Archive for July, 2015

Chlorine Warning Before You Try to Cool Off

As the temperatures rise across much of the nation, many may seek relief by diving into a pool. But experts warn swimmers to be aware of a potential trigger for other problems.

Some people have sensitivity to chlorine which is used to keep swimming pools clean.

Chlorine reactions may include itchy, red skin or even hives. According to the American College of Allergy, Asthma & Immunology, when immersed in the swimming pool, the chemical may cause inflammation in the lining of the sinuses and nasal passages.

chlorine, swimming, allergies, congestion

Chlorine, a chemical used to keep swimming pools clean, may trigger allergy-like symptoms when water gets into nasal passages.

Fungi and bacteria in the water, if inhaled, can lead to other infections.

“There is a possibility frequent swimming in chlorinated water or exposure to cleaning products containing chlorine may increase the risk of developing asthma or other respiratory allergies,” said Ed Neuzil, ARNP, PhD and owner of the Allergy, Sinus and Asthma Family Health Center.  “If a child exhibits allergic reactions to the chlorine, it’s a good idea for him or her to use nose clips.”

Neuzil recommends seeing a medical practitioner if you or your child suspect chlorine allergies or sensitivity. He say there may be a lot of underlying causes of your symptoms and the allergist may offer help so that you can continue to enjoy swimming.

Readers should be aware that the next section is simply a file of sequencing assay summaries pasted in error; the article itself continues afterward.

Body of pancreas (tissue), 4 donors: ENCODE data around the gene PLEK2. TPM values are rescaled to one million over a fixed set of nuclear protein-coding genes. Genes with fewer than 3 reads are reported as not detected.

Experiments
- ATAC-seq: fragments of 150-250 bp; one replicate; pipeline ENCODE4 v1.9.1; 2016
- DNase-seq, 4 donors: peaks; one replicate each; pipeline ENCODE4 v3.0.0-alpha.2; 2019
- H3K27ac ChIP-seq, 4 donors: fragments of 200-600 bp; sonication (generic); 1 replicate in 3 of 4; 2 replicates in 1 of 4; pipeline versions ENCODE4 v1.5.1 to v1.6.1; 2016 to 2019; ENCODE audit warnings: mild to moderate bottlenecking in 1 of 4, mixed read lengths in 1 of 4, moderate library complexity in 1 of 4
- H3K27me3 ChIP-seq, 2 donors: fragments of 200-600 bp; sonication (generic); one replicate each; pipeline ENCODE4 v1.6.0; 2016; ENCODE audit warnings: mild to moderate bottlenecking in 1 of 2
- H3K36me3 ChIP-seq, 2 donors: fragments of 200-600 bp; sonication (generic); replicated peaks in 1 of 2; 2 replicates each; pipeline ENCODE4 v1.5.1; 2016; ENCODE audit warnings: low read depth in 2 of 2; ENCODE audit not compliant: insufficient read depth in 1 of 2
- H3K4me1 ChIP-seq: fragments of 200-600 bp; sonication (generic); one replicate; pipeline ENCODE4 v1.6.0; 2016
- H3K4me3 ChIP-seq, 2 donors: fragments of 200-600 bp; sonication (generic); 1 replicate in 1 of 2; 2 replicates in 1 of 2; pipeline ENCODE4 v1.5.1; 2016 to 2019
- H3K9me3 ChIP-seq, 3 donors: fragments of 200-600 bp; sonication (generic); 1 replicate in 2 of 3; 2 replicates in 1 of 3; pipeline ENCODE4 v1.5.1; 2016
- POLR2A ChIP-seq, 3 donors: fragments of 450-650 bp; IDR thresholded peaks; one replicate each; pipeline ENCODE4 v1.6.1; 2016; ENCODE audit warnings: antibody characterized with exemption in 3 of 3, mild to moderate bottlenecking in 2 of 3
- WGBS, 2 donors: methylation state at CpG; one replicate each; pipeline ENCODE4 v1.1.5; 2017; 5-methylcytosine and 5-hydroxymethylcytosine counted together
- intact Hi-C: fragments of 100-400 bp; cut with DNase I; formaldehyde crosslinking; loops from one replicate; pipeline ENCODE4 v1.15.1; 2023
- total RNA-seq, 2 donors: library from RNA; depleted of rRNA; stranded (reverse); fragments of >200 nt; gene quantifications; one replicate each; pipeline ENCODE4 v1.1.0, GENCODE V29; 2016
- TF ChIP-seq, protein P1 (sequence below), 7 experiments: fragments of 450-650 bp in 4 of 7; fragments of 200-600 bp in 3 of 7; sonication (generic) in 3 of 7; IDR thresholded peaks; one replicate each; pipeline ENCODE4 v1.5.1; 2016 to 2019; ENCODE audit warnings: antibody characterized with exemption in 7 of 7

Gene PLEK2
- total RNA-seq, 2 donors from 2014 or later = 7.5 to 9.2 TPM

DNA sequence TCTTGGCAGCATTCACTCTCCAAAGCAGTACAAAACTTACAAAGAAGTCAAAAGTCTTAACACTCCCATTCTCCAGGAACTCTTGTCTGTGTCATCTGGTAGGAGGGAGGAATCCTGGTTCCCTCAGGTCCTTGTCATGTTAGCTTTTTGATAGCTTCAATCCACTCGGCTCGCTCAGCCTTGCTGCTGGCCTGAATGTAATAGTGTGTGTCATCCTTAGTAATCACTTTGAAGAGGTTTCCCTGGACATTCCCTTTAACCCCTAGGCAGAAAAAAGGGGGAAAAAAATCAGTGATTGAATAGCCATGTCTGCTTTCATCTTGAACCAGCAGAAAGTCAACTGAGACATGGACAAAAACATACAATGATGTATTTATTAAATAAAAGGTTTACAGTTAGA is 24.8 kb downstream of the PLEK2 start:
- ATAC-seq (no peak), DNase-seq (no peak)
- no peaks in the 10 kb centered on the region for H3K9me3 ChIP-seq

Back to School Help for Kids with Asthma

For parents of children with asthma, the prospect of “back to school” can actually mean their kid will be right “back home.”

Asthma is the most common chronic illness resulting in school absence. In fact, children with asthma have three times the school absences as those without asthma.

  • 40% of children with asthma have sleep disturbances at least once a week.
  • A 2005 study showed kids with asthma may be at higher risk for poor school performance.
  • Parents’ loss of productivity from asthma-related school absences is estimated at $719 million ($285 per child with asthma) annually.
nasal spray, nasal spray addiction, saline rinse, sinus rinse, allergy spray,

A nasal spray with simple saline can eliminate the allergic triggers that may prompt asthma symptoms while a student is in school.

Asthma symptoms can be caused by allergens or irritants that are inhaled into the lungs resulting in difficulty breathing, wheezing, coughing, and tightness in the chest and, in severe cases, death.

Medications prescribed to help relieve symptoms can come with side effects that can also interfere with a child’s school performance.

With more than half of the nation’s 20 million cases related to allergic asthma, the Asthma and Allergy Foundation of American recommends avoiding allergens, such as dust, tobacco smoke, mold spores, pet dander, and cockroach feces.

Nasal irrigation therapy using a saline-based rinse can rid the nasal passages of the allergens that cause discomfort. While Neti pots and sinus rinses are effective, they can also be messy, inconvenient and unpleasant.

“A nasal spray with simple saline and essential oils is a good alternative,” said Ed Neuzil, ARNP, PhD, MSN, FAANP and owner of the Allergy, Sinus and Asthma Family Health Center in Lady Lake, Florida. “It can effectively rinse the allergic triggers and is easier and less messy to use. It fits in a backpack and, because it’s non-medicated, it can be used throughout the day without concern.”